“[The Chief Justice] has made his decision, now let him enforce it.”
Who said it better, battle-scarred Andrew Jackson or liver-spotted Joe Biden?
Fine, nitpicky reader. Neither man said those exact words. The phrase is apocryphal. Following the Supreme Court invalidating Georgia’s laws governing Cherokee territory in Worcester, President Jackson wrote in a letter to General John Coffee: “the decision of the [Supreme Court] has fell still born (sic), and they find that it cannot coerce Georgia to yield to its mandate.”
In a similar sentiment, Joe Biden told reporters after unilaterally extending the Center for Disease Control’s eviction moratorium that was already deemed unconstitutional: “Well, you see, here’s the deal. The law, or thing or whatever, is gonna happen to, er, um, help people… um… things… to stay there and… not, well, whatchamacallit, the thing!”
Admit it: you thought that was a work-perfect quote, didn’t you? Well, it wasn’t. (I eagerly await Lorne Michaels’s call to play Biden next Saturday night—all I need is some stippling and putty wrinkles.) What Biden actually said when questioned on the blatant illegality of his continuance order: “I can’t guarantee you the court won’t rule that we don’t have that authority but at least we’ll have the ability to, if we have to appeal, to keep this going for a month-at least. I hope longer.”
Since “explainer” journalism is so popular these days, here’s the context: the Supreme Court, in an opinion penned by conservative monster-turned-moderate Brett Kavanaugh, ruled in June that the eviction moratorium first imposed by the Trump Administration was unconstitutional. However, it could remain in place until July 31st because, well, hey, it was ending soon anyway. So why not—where’s the harm? What’s another rent-less month for landlords already out a year and a half of earnings? And besides, if slumlords really are in the red, they can sell up the property and let the diligent homesteaders at Blackrock take the keys. Neoliberalism FTW!
White House advisor Gene Sperling confirmed the CDC (notice the absence of an “H,” as in “housing,” in the agency name) was “unable to find the legal authority” to continue its eviction prohibition. Biden echoed the determination in a press conference: “The bulk of the constitutional scholarship says that it’s not likely to pass constitutional muster.”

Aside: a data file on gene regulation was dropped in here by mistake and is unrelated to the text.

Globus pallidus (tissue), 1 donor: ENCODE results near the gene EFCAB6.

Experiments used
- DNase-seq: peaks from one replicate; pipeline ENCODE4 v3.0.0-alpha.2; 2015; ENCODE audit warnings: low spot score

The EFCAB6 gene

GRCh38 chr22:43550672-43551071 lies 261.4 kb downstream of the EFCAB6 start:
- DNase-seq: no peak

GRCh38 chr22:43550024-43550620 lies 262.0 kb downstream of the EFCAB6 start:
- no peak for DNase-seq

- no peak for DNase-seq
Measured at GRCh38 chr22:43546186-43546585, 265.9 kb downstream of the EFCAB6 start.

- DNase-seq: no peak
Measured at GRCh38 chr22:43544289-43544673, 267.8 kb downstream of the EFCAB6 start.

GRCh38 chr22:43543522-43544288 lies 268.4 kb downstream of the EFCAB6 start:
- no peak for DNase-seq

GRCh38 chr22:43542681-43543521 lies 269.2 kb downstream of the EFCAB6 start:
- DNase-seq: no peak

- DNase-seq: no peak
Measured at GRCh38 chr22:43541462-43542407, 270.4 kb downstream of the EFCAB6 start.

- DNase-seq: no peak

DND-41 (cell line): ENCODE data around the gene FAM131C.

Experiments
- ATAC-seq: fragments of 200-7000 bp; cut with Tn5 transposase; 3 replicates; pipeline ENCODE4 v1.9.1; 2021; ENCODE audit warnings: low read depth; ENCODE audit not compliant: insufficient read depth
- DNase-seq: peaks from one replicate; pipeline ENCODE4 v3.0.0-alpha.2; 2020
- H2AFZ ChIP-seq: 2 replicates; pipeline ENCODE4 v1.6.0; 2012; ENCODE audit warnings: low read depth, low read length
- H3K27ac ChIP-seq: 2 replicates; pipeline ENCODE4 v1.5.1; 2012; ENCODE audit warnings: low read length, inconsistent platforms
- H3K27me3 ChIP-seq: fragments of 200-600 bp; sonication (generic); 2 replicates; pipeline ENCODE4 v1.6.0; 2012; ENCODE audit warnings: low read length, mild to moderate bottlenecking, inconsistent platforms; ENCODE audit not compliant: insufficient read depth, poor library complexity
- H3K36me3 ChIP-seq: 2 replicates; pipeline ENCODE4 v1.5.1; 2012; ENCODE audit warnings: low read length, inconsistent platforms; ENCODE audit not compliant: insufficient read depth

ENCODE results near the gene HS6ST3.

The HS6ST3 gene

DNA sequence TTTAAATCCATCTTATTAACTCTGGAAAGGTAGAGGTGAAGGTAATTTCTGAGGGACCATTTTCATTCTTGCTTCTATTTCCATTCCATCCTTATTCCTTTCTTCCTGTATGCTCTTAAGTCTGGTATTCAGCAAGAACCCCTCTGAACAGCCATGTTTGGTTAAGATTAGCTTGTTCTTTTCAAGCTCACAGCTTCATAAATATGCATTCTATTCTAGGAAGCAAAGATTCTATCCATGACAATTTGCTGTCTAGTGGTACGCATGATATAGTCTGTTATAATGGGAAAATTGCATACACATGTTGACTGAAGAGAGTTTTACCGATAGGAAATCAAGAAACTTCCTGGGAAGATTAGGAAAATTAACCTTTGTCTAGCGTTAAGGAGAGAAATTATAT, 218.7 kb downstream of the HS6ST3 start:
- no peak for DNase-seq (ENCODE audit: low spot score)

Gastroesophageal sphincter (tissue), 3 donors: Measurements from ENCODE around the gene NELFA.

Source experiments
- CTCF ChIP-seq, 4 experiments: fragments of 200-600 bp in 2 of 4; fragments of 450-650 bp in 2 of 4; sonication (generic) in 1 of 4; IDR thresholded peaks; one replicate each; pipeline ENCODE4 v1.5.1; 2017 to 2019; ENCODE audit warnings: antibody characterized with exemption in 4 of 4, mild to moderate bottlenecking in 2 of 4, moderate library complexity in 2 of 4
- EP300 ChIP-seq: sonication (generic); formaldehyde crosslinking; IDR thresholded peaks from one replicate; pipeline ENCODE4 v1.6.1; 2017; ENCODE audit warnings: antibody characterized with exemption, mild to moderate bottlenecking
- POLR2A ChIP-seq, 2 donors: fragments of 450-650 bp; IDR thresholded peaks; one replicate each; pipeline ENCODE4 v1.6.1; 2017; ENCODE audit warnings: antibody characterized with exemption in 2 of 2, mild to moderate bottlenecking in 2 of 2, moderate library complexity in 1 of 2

Even after acknowledging the sheer unconstitutionality of reimposing the eviction pause, Biden said to heck with it and went realpolitik, knowing full well it would get shot down in court, but counting on our gummed-up, byzantine legal system to take a few weeks, maybe months, to actually force an injunction. In the meantime, nobody gets evicted. It’s like killing a witness before he can testify against you: another crime committed but the stoolie is six feet under and can’t bear witness. The ends justify the means, in that pithy Machiavellian parlance.
The right is, of course, aghast over this usurpation of power. National Review’s Charles Cooke calls it an “egregious” act of executive overreach. David Harsanyi described it as “lawbreaking as a moral good.” (He previously called the same moratorium under Trump “state-sanctioned theft.”) Philip Klein is urging Republicans to “shut down the Senate” over the whole affair—a response so tantalizing to libertarians that it will never, ever, ever in a million years, happen.
The entire gambit seems like a big hocked loogie in the face of the rule of law. And it might not stop at eviction cancelation.
An emboldened Biden Administration announced an extension of the student loan repayment suspension and is even floating loan forgiveness—the latter part Biden has admitted he lacks the statutory authority to carry out. White House press feeder Jen Psaki also hinted that her boss is considering putting over the expiration of the $300 unemployment supplement.